Rick: The only reason that Gene has got a house in Beverly Hills is because we tossed out Kiss records to our crowds every night. We can’t even get rid of those things; we have to toss them out.

Jeb: You recorded Dream Police when Budokan accidently became a huge hit in the USA. You had to sit on the album in the can waiting for a time to release it since you had such a huge live record on your hands.

Rick: Dread the luck! The worse thing about that was that people knew about it and actually cared that we had a record coming out. By the time the record came out people said it was old. It was not old. It was recorded but it had not been released. It was delayed in coming out.

Jeb: You have said that you feel more intimate playing in front of large crowds.

Rick: I think playing to a small crowd is cool, but I am more at ease in front of a lot of people than I am walking into a room with only three people there, and I am one of them.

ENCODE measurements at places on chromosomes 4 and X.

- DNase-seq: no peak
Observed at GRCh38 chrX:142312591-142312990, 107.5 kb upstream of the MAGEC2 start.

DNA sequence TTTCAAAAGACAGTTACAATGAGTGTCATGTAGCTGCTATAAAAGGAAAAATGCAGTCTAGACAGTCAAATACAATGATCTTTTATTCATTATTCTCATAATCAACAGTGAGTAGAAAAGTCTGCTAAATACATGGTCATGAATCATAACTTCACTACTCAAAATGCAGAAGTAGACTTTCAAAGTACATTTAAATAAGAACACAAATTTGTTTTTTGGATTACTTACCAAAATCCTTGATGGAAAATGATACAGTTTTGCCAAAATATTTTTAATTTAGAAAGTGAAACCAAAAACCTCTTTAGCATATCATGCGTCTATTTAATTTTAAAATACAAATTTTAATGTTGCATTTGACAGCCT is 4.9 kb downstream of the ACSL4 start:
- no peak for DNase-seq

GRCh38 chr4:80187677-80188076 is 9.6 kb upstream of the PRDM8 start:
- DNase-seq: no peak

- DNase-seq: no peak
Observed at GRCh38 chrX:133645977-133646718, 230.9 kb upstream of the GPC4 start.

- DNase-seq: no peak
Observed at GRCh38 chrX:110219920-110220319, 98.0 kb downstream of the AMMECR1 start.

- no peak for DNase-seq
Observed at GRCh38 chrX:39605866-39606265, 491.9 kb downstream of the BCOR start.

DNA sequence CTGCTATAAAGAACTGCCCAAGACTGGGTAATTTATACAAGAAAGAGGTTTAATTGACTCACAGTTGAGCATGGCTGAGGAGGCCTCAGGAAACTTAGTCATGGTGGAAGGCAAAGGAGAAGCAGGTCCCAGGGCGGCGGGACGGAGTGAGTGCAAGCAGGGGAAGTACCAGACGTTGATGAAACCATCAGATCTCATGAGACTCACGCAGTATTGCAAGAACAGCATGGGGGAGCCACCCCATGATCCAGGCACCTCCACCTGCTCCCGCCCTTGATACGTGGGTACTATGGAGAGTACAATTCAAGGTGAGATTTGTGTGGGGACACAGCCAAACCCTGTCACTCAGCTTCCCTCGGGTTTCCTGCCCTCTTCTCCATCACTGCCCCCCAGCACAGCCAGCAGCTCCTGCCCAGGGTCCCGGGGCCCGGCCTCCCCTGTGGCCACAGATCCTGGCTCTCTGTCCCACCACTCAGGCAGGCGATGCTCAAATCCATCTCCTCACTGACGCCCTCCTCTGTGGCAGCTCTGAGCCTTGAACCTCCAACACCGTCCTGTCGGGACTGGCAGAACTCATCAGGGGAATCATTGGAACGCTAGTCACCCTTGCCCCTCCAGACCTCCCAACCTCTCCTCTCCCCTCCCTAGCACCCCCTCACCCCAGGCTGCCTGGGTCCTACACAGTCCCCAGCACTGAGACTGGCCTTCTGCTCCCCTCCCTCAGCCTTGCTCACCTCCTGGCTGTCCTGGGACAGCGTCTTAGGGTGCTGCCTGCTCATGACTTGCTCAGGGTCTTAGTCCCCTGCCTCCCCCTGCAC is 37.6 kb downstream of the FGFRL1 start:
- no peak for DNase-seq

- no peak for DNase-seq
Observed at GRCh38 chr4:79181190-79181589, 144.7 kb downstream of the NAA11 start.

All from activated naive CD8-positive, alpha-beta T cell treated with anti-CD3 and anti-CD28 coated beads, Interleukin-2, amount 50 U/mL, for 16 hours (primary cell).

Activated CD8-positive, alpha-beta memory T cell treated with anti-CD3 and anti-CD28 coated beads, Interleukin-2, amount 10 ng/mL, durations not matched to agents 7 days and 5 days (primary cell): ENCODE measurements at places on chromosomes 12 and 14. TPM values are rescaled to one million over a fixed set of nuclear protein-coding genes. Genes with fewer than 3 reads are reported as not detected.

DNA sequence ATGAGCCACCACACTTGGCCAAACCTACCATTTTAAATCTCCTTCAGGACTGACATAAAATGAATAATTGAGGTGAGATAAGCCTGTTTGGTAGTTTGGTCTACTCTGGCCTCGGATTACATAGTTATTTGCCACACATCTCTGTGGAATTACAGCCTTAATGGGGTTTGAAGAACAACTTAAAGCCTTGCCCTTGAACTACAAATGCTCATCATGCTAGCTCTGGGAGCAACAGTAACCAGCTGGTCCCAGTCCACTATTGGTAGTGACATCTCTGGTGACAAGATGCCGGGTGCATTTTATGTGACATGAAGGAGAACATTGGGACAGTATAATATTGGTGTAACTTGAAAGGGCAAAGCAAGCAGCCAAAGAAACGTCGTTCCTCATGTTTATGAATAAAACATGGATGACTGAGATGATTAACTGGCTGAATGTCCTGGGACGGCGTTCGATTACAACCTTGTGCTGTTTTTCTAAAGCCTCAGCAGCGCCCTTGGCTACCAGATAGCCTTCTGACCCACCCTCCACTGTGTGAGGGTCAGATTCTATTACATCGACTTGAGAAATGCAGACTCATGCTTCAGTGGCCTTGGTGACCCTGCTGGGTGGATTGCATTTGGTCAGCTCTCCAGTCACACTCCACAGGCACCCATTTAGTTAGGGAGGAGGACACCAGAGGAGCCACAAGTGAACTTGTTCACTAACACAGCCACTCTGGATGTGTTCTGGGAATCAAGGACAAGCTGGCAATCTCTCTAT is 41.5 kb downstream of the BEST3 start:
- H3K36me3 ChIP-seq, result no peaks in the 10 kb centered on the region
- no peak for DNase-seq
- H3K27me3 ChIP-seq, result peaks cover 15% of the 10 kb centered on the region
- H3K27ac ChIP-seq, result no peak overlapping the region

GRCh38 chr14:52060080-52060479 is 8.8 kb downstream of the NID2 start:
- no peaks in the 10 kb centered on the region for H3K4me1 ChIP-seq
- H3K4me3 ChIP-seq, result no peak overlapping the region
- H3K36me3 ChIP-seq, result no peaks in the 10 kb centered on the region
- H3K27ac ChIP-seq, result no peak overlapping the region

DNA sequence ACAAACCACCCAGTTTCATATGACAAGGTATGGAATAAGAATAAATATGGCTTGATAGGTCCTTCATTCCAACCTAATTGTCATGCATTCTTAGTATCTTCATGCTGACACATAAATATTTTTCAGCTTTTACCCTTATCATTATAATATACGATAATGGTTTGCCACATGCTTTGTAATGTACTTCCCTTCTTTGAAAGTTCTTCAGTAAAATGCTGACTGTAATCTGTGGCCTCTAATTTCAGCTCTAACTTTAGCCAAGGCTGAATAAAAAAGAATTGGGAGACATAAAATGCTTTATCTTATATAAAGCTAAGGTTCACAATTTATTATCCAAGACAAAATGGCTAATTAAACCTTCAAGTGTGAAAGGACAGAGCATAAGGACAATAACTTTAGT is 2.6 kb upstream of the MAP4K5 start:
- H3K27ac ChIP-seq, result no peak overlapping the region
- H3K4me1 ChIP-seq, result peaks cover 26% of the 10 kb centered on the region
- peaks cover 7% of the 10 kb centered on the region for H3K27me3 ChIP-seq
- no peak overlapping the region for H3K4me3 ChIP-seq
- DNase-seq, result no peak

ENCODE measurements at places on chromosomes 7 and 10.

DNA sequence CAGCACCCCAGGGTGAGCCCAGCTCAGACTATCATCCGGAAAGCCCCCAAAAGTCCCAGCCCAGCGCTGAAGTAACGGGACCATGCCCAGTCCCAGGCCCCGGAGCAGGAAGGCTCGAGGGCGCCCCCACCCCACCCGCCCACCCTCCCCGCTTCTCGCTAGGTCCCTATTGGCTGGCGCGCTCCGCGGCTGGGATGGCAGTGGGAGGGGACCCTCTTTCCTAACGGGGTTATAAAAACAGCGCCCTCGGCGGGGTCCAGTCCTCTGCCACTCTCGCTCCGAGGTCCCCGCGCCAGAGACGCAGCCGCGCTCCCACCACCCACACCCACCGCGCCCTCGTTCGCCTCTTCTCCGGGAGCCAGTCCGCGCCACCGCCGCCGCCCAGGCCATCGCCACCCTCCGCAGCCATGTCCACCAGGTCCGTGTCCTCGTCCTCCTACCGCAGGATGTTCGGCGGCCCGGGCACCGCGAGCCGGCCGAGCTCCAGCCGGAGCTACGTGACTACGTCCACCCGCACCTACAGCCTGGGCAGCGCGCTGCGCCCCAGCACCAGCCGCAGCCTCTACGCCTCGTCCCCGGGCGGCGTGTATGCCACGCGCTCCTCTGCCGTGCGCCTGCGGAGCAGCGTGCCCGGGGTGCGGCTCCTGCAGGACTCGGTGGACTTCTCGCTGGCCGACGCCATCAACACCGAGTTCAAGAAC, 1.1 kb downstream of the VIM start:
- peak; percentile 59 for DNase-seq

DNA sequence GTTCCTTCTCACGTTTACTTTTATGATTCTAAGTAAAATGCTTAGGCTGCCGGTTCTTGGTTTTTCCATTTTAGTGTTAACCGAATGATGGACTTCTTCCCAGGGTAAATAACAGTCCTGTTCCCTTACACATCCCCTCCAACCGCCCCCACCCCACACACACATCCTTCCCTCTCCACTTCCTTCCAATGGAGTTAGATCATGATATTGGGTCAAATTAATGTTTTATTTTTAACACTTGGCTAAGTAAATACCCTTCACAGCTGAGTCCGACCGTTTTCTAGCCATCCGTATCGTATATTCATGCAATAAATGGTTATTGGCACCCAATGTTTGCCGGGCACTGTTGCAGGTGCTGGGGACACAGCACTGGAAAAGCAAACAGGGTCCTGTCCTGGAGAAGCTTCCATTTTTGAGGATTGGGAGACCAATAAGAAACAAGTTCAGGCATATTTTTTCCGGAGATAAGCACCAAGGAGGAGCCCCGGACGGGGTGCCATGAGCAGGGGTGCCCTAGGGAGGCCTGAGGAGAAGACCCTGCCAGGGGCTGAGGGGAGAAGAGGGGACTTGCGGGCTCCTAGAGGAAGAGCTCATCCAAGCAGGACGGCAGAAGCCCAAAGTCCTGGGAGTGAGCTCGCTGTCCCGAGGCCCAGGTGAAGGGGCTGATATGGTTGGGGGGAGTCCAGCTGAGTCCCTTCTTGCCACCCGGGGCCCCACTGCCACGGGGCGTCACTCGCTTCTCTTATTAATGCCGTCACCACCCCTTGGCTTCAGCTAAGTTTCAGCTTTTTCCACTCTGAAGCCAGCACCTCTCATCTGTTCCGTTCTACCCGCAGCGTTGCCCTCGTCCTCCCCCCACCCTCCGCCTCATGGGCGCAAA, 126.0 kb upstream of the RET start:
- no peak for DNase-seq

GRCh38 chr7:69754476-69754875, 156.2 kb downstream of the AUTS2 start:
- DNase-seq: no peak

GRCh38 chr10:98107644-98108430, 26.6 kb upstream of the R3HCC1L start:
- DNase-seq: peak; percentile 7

I lived in Rockford, Illinois but I thought of being in Tokyo. By the time I was in Tokyo, I felt more at ease there. Then I go back and blend in where I live. I always thought internationally—it sounds like I am tooting my own horn. I was the only kid in the United States that got Melody Maker airmailed to him. It was $120 a year, which was a lot of money then. I didn’t want to have six-week-old news; I wanted to know who was playing Tuesday. I always dreamt that I was playing in these places. I didn’t sit around and daydream, and have little birdies flying around my head, but I wanted to know what was going on, and that is where I wanted to be. I used to read the writers like Chris Welch and I knew what the music sounded like before I heard it. Writers today just blast the guy. If you can’t make fun of them, or say they are dating Lindsay Lohan, or in rehab, then it doesn’t matter. Back then, they actually talked about the music and I could psychically will myself there.